Elon University sophomore Kennedy Boston sat by Lake Mary Nell watching a live stream recorded over 1,000 miles away in Minneapolis. She began crying after the verdict for George Floyd’s murder was announced. 

“There was something so freeing in that moment of just like, we did it. Something's actually happening,” Boston said. “It's not really justice, justice would have looked a lot different, but it's still something.”

Derek Chauvin was found guilty of three charges for the murder of Floyd: second-degree unintentional murder, third-degree murder and second-degree manslaughter. Chauvin faces up to 40 years in prison, and his sentencing is expected in the next few weeks.

The former Minneapolis police officer knelt on Floyd’s neck for almost nine minutes as Floyd gasped for air, repeating “I can’t breathe.”

Following the verdict, Floyd’s brother Philonise Floyd said he and people around the world “were able to breathe again.” 

“The whole world was seeing his life being extinguished and I could do nothing but watch, especially in that courtroom over and over and over again as my brother was murdered,” Floyd said in a press conference following the verdict.

For Boston, this was the culmination of months of protesting locally and activism. Boston herself protested in Alamance County and Graham over the summer.

Clare Grant | Elon News Network

Left to right: organizer of NueVoz advocacy group Carina Lozano, Elon sophomore and organizer Kasey Fountain, Elon sophomore and organizer Kennedy Boston, and Elon senior Nicole Schapowal gather in Graham, North Carolina to protest outside of the sheriff department for the right to protest and for Sheriff Terry Johnson to resign on July 9, 2020.

“The fact that it wasn't really the justice system that got this done, it was people keeping the pressure on it,” Boston said. “It feels good to know that not only did I have a part in that, but that's something that we did mattered.”

Standing behind Floyd and holding his shoulder was Burlington native, activist and Greensboro pastor Rev. Greg Drumwright. Drumwright has been in Minneapolis with the Floyd family throughout the trial. In a livestream on Facebook, Drumwright began to cry upon hearing the verdict.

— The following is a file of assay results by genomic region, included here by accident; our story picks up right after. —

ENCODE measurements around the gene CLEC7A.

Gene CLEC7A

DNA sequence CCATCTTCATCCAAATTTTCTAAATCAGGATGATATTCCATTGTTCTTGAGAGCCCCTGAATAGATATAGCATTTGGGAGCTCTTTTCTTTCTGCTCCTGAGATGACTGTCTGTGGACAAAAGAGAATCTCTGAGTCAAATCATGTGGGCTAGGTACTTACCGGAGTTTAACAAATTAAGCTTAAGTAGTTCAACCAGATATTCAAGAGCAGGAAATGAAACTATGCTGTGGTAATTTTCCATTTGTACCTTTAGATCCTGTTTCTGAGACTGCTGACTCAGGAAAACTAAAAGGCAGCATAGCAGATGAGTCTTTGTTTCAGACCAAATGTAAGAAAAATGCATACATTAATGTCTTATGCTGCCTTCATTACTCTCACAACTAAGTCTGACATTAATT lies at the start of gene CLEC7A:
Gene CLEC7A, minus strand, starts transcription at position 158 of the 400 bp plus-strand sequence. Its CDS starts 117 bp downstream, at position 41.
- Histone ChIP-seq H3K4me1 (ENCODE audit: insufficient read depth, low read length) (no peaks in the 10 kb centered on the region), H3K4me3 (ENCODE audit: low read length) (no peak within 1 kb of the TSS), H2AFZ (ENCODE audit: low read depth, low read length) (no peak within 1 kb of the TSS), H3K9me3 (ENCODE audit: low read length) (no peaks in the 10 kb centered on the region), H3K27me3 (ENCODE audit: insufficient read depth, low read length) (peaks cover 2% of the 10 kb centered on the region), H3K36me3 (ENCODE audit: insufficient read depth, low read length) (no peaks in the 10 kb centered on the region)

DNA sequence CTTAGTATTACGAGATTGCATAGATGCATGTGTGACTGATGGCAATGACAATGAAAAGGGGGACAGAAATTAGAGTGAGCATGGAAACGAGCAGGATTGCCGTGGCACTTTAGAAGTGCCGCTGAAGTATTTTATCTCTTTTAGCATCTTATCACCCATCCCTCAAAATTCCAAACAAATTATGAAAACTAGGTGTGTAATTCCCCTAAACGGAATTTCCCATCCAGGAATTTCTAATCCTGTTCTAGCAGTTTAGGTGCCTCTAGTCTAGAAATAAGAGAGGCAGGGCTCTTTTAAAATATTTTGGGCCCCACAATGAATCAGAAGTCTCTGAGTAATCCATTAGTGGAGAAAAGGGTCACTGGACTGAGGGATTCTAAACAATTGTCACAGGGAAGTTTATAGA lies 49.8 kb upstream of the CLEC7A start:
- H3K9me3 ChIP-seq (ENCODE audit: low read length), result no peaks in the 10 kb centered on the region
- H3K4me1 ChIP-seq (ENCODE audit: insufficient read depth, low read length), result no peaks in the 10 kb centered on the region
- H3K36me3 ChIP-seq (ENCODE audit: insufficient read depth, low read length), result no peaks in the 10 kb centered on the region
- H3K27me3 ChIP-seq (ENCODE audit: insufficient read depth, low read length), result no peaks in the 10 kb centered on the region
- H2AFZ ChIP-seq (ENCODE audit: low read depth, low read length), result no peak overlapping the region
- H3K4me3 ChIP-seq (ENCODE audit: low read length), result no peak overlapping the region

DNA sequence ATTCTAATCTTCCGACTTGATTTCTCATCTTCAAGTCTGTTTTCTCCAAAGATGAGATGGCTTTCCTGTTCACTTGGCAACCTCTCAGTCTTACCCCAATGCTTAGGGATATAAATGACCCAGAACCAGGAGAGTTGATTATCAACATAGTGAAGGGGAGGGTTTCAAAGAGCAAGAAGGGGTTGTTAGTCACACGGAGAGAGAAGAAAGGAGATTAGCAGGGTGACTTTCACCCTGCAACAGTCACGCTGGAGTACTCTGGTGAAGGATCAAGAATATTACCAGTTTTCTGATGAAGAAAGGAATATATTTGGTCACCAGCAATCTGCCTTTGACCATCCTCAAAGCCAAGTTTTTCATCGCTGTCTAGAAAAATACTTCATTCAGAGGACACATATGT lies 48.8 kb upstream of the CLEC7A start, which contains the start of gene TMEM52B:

“Our labor was not in vain … I’m thankful to God,” Drumwright said through tears. “Keep fighting.” 

Following Floyd’s murder last year, Drumwright has been active in Alamance County, where he protests against police brutality and racial injustice at the Confederate monument in Graham. Drumwright was arrested for his involvement in leading a march to the polls rally in November.

Clare Grant | Elon News Network

Marchers at the I am Change March in Graham on Oct. 31, 2020, both stand and kneel for 8 minutes and 46 seconds in silence, the length of time that former police officer Derek Chauvin knelt on George Floyd’s neck and killed him. 

Lawmakers across the country, and in multiple levels of government, have reacted to Chauvin’s murder verdict including North Carolina Gov. Roy Cooper.

“I appreciate the jury’s work for justice,” Cooper wrote in a Tweet. “George Floyd’s death shouldn’t have happened and we must continue to work to bring positive change to our state and country.”

President Joe Biden gave remarks on the verdict and recognized how "traumatic and exhausting" the trial was for individuals watching it unfold across the country.

"In order to deliver real change and reform, we can and we must do more to reduce the likelihood that tragedies like this will ever happen and occur again," Biden said. "To ensure that Black and brown people — or anyone — so they don’t fear the interactions with law enforcement, that they don’t have to wake up knowing that they can lose their very life in the course of just living their life."

Elon University President Connie Book released a statement following Chauvin’s conviction in recognition of how the trial has “deeply traumatized” members of the Elon community.

“It is a historic verdict in a case that tore at the fabric of our nation and starkly exposed the injustice faced by Black Americans and other marginalized people,” Book wrote. “This is a defining moment — an opportunity we must seize to make changes that are long overdue, including criminal justice reform.”

In her statement, Book recognized the need to address issues of equity in the university’s strategic plan, Boldly Elon, and the core curriculum. The university will hold an online panel April 28 at 7 p.m. to discuss race, policing and justice.

“Please join me in taking care of those who are hurting in our community from the impact of this case,” Book wrote. “Longstanding issues of injustice have affected many people close to us, and now is the time to stand with these members of our community and provide support and compassion.”

"It's almost unbearable to handle because you sit and you have your predetermined notions of what happened and what has gone down and have your own decision that you want to happen. As a Black man, you don't have faith in the judiciary because every other time it hasn't been faithful to us."

Britt Mobley

Elon Freshman

Elon freshman Britt Mobley was not following the trials because he had already assumed what the results would be. 

“It's almost unbearable to handle because you sit and you have your predetermined notions of what happened and what has gone down and have your own decision that you want to happen,” Mobley said. “As a Black man, you don't have faith in the judiciary because every other time it hasn't been faithful to us.”

Mobley would still like to see reform in the judicial system.

“It has been far too long to where police officers are held accountable and there are laws that protect them from being held accountable,” Mobley said. “We saw this on video, all the proof is in front of us right, but there's a lot of instances in cases like Tamir Rice, Michael Brown, Trayvon Martin where they shouldn't have been killed.”